The Disadvantages of Tiny Homes
Finding Land, Council Restrictions
Finding land for a Tiny Home is a big problem. It’s expensive and hard to find, even in rural areas. Most councils in Tasmania at least, do not allow building of even a granny flat, unless there is already a full -sized house on the property. If there is a home on the property, subdivision - if allowed at all, may come at considerable cost, as would site works and connection to services. Building Codes are complex and vary around the country too. There are 29 different municipalities in this small state alone and they all have different rules. Many Tiny Homes produced elsewhere would not meet council specifications, especially with respect to new regulations such as those about wind, fire, insulation and even condensation. The last one will come into effect in October in Tasmania, due to concerns about mould.
Finance and Insurance may also be more difficult to obtain.
Lack of Space and Privacy
This is rarely a problem for those who travel a lot or spend most of the day at work and who do not yet have a clutch of children. However, I notice that many of the Celebs mentioned in the Best Life article, did go on to buy larger homes once children came along. My own house at 10 sqm is classed as a Small Home rather than a Tiny House, which can be as small as 4 sqm. It works reasonably well for singles or a couple, but it’s all open plan and it doesn’t allow much privacy if anyone else stays here. If you are planning to share with someone, you would want to make sure that you get along really well first, though a Tiny House would certainly bring you physically closer.
There’s almost no room for hobbies or exercise equipment of any kind and too bad if you don’t like the music or viewing your partner likes, unless you each have an iPad and noise cancelling head phones. You would also want an outdoor area if you plan to do much entertaining.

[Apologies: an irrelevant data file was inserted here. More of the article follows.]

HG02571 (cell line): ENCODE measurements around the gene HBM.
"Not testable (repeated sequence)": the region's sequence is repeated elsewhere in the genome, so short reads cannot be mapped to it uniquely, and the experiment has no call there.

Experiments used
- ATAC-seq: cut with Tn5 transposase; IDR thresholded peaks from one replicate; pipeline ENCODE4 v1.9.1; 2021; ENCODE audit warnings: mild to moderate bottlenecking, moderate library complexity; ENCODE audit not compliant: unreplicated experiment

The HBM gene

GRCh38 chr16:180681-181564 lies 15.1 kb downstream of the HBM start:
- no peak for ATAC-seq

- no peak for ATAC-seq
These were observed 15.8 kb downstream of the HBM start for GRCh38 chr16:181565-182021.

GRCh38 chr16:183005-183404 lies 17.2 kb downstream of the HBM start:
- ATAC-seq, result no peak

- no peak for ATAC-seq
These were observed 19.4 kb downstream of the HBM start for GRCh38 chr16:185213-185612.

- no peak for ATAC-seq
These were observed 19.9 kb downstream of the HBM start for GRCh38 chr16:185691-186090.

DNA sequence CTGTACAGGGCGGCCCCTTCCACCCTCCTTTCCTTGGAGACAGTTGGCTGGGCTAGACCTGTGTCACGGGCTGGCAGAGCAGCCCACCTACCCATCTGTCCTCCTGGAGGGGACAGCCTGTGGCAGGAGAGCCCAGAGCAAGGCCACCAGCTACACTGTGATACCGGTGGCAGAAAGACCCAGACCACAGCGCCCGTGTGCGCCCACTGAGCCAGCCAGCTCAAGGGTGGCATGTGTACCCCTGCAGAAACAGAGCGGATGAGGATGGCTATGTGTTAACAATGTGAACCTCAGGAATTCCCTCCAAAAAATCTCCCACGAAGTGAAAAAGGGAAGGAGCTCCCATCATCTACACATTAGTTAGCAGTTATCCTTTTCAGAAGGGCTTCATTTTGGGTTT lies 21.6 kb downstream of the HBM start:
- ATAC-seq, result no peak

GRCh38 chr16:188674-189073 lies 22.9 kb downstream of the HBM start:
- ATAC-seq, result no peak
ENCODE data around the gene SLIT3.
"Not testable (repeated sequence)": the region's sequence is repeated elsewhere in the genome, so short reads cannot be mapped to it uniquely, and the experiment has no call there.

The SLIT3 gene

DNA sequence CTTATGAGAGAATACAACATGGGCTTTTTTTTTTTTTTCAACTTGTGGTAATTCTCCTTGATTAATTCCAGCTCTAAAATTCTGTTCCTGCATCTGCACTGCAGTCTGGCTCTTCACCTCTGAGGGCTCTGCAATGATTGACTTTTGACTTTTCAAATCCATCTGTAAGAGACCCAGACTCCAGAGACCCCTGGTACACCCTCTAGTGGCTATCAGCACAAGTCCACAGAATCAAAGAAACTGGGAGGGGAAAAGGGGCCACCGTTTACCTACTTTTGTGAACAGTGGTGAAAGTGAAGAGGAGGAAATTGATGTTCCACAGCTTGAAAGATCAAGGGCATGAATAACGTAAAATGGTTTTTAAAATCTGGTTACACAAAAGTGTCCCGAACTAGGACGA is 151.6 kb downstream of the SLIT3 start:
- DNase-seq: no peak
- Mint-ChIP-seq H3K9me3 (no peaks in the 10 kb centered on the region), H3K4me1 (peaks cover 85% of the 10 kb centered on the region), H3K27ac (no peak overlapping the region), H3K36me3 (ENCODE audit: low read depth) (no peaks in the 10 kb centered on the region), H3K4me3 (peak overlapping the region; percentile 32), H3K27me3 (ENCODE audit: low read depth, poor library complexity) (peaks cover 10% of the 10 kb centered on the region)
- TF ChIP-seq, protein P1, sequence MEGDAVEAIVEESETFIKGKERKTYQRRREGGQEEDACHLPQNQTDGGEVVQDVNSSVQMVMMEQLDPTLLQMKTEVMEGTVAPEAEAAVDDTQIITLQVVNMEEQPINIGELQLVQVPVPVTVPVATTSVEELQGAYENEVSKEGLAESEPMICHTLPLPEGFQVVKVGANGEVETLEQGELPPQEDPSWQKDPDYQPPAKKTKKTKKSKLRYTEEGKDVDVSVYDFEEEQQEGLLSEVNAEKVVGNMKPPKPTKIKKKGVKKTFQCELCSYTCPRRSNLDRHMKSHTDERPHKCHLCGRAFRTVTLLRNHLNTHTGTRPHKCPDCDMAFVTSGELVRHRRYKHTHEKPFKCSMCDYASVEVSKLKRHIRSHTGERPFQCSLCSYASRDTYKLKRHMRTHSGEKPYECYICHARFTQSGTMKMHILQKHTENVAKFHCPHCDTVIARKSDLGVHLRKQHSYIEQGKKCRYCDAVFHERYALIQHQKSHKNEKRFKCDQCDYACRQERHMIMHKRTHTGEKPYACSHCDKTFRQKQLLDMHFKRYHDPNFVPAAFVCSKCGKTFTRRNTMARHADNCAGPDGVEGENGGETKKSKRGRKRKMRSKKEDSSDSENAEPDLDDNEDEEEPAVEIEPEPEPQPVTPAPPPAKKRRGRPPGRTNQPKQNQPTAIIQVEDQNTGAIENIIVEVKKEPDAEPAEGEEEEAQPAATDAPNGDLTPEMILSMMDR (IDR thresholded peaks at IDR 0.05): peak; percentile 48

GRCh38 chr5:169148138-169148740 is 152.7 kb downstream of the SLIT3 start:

The Storage Problem
Storage, or rather the lack of it, can be a big problem too. Many elderly people would have to give up furniture and treasured possessions to fit into a tiny home.
The following video is a bit long but has some additional advice about living an a Tiny House. note particularly what the presenter says about condensation and how to beat cabin fever, both of which are important in colder, wetter regions such as ours.
Though there is much we can learn from Tiny House living, you do have to wonder how large families managed in our 'traditional' tiny homes – one lounge, one bedroom with a lean-to kitchen and wash house -if you were lucky. For ways to deal with some of the other challenges click here. Whole communities have sprung up - mostly in the USA, but also online to help you to overcome them and for mutual support.
|Tiny Houses aren't new. They just weren't called that. This beautifully restored Milkman's Cottage dates from 1890 and shows what can be achieved with a small space. It now boasts a modern kitchen and bathroom and a pocket handkerchief-sized bit of outdoor space
|There is even a dedicated workspace
While Tiny pre-made and modular homes do have the potential to solve some of our housing problems, they are no a substitute for a decent Housing Policy which recognises having a place to call home as a basic human right and as a precondition for everything else. The biggest advantage in the meantime, comes from the sense of security that comes of owning a piece of real estate where you can be the master or mistress of your domain.
Next Time: Why don't we Re -purpose empty Office Buildings for Housing?